In the spirit of April 20, or 4-20, I thought it was the right time to applaud the National Basketball Association for its recent reforms regarding drug testing.
Announced at the beginning of April, the NBA reached a new agreement with its players’ union that includes a stipulation that the league’s players will no longer be tested or penalized for marijuana use. The NBA is the third major sports league in the United States to adopt similar policies, joining Major League Baseball (MLB) and the National Hockey League (NHL).
Under the NBA’s previous weed policy, players who were caught using were entered into a treatment and counseling program for their first violation. They would then be fined $25,000 for their second violation and given a five-game suspension for the third violation.
The changes are a long time coming for a sport where athletes use marijuana for both mental and physical recovery. In an interview with GQ back in 2022, former NBA star Al Harrington estimated that around 85% of the league’s players used on a regular basis. Harrington, along with former NBA player J.R. Smith, both lobbied for the legalization of recreational cannabis use in New York State back in 2019.
Playing 82 games over the course of six months can have long-lasting effects on a player’s physical and mental well-being. Especially during long road trips or after playing on back-to-back nights, NBA players have used marijuana to try and combat both physical ailments and the stress and anxiety that come with being a professional athlete.
The NFL has made changes to its marijuana policy over the years and now allows players to consume during the offseason. They also did away with suspensions for positive tests during the season in favor of just fines.
While the move by the NFL was a wise choice, it could also be considered too little, too late. Numerous players have had their careers derailed thanks to positive weed tests, including former receiver Josh Gordon. After breaking out with the Cleveland Browns in 2013, Brown played five games in 2014 before being handed two year-long suspensions in 2015 and 2016. Brown wasn’t officially reinstated into the NFL until November 2017, and by that point his prime was already behind him.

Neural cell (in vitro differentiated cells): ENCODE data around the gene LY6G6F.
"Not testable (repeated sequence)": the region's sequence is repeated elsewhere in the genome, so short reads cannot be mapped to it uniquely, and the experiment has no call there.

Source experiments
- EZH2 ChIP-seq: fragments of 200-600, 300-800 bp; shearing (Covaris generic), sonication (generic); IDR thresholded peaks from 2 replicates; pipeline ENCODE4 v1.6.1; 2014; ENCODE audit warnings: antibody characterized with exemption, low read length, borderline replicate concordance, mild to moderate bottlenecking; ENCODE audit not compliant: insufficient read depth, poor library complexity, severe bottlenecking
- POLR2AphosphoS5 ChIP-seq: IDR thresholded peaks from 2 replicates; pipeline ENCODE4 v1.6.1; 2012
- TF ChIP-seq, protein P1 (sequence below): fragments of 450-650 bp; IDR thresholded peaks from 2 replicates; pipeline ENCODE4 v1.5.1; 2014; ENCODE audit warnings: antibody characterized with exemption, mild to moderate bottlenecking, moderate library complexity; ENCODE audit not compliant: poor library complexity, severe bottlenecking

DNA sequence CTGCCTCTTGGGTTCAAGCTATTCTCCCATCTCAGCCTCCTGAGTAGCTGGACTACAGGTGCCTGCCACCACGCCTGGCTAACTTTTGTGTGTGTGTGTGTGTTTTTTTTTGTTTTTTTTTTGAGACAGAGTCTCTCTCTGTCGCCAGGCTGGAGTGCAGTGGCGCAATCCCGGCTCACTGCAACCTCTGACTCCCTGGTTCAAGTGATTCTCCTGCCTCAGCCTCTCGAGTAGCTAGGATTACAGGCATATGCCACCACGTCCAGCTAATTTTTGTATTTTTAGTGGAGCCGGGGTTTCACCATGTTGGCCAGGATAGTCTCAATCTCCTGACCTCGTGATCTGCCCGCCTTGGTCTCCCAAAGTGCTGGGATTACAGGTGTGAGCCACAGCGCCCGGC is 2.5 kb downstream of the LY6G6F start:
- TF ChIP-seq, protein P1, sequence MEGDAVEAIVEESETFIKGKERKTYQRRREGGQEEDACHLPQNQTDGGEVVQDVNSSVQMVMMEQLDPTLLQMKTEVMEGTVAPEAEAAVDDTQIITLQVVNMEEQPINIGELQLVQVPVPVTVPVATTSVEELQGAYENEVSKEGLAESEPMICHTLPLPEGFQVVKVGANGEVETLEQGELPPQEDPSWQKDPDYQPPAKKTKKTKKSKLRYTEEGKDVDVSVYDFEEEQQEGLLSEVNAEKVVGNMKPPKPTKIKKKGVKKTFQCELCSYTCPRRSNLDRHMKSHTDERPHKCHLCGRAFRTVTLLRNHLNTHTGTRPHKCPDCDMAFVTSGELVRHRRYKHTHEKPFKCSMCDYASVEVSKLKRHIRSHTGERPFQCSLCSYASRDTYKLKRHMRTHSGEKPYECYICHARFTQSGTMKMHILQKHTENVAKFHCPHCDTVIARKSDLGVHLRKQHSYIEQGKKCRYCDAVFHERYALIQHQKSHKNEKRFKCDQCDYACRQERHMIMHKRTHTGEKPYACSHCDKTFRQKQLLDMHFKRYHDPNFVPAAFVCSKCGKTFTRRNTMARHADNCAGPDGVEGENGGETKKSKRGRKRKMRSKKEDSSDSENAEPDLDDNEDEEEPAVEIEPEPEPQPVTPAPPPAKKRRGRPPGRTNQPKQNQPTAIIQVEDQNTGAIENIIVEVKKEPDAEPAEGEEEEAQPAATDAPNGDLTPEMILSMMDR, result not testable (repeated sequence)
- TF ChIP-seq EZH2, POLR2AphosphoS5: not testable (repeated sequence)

I believe the NFL should also allow for players to use marijuana in season. Football is unique among the major American pro sports because of its physical demands. Many liken getting tackled by a professional football player to being in a low-speed car crash. In a league where pain is the name of the game, players need to have safe pain-killing alternatives so they’re not forced to turn to opioids.
In a story published in 2017, Bleacher Report found that many NFL players were using Toradol to deal with pain on gamedays. While there was no definitive link unearthed, doctors told BR that Toradol might put players at greater risk of concussion because of its blood-thinning properties.
Still, other players said Toradol played second fiddle to other pain-killers like OxyContin and Vicodin, which are both highly addictive substances and can be dangerous when abused.
Marijuana, on the other hand, provides the pain-killing and stress-relief that prescription opioids offer without many of the negative side effects.
Back in 2022, the NFL pledged to give $1 million toward funding research into the benefits of cannabis and cannabidiol (CBD) on pain-management for players. Thanks to this donation, the University of California San Diego and the University of Regina are now conducting a three-year study into the topic.
It might be a years before the results of that study are published, but I hope the league is more proactive in listening to its players and understanding why they choose to use cannabis and the benefits it offers.
And while it might be controversial, the NCAA should discuss similar changes to their drug testing and determining which drugs affect a student-athletes eligibility. In a country that’s dealing with a vast opioid epidemic, finding safe pain-killing alternatives could be a life or death dilemma.
Sports Editor Jeremy Vernon can be reached at email@example.com or on Twitter at @jbo_vernon.